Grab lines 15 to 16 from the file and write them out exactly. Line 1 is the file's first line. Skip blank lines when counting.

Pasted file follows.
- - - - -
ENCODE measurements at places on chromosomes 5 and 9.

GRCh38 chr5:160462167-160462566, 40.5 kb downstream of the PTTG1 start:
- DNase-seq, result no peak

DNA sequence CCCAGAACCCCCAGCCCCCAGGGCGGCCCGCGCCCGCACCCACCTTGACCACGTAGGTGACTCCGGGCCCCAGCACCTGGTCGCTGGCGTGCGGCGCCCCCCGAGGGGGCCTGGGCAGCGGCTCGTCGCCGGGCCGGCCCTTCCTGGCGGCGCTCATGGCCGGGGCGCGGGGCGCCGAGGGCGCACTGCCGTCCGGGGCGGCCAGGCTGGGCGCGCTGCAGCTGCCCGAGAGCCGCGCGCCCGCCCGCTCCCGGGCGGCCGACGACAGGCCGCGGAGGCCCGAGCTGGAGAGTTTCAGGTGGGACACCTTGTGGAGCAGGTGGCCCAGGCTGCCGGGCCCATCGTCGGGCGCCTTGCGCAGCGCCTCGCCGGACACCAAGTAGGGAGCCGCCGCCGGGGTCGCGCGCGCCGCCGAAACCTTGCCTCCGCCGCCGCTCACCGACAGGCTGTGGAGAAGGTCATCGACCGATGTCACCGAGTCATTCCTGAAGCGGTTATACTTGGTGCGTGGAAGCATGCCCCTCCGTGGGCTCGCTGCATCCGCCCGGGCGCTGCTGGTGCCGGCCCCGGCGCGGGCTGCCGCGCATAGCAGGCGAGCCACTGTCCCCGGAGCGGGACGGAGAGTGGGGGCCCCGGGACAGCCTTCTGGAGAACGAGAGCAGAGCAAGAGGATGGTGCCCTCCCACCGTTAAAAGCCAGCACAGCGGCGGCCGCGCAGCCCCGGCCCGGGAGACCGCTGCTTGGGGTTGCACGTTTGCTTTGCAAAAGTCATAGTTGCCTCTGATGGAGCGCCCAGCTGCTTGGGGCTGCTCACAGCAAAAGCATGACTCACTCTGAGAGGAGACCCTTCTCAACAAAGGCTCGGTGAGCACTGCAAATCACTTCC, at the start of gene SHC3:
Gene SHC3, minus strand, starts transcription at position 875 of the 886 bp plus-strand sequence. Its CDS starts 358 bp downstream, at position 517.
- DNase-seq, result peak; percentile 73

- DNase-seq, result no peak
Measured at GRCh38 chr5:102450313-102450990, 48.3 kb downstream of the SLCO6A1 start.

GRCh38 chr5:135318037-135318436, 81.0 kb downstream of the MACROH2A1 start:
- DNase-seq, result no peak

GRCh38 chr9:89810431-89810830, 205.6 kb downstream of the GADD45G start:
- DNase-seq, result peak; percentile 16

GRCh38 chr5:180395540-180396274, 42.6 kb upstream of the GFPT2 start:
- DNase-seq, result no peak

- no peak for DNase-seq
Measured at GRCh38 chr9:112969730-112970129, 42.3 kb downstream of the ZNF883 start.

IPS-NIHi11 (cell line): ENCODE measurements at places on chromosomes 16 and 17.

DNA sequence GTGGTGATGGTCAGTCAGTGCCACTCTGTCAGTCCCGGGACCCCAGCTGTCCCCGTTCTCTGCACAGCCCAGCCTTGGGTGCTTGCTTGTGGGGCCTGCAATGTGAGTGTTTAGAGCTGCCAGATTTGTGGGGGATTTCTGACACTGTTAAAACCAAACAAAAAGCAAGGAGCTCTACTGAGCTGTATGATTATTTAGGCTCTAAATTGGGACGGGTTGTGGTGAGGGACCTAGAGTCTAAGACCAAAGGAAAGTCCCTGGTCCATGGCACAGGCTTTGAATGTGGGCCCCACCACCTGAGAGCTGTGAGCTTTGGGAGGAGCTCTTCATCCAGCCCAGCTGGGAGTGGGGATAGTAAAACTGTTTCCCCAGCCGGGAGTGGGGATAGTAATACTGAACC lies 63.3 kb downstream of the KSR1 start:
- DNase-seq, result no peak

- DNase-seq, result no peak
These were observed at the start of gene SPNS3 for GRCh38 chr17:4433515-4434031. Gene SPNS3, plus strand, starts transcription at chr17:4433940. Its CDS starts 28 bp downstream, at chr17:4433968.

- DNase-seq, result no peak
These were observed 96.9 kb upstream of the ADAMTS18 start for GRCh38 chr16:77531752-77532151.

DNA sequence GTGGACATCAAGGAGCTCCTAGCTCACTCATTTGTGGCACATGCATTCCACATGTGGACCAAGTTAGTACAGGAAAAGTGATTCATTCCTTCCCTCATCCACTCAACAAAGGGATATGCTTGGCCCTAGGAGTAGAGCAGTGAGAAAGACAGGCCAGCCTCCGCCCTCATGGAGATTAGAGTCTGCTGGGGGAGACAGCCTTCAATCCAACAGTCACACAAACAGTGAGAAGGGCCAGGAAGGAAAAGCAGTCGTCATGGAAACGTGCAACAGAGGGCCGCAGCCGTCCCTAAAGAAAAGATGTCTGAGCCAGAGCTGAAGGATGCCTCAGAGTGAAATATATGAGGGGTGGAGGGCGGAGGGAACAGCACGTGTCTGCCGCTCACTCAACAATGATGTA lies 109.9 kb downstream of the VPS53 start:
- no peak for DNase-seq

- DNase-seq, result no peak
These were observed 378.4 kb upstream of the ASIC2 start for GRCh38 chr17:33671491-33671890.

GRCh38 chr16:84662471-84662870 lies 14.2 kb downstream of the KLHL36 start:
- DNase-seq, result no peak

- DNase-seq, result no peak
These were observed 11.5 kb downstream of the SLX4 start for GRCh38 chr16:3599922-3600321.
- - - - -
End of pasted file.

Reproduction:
- no peak for DNase-seq
Measured at GRCh38 chr9:112969730-112970129, 42.3 kb downstream of the ZNF883 start.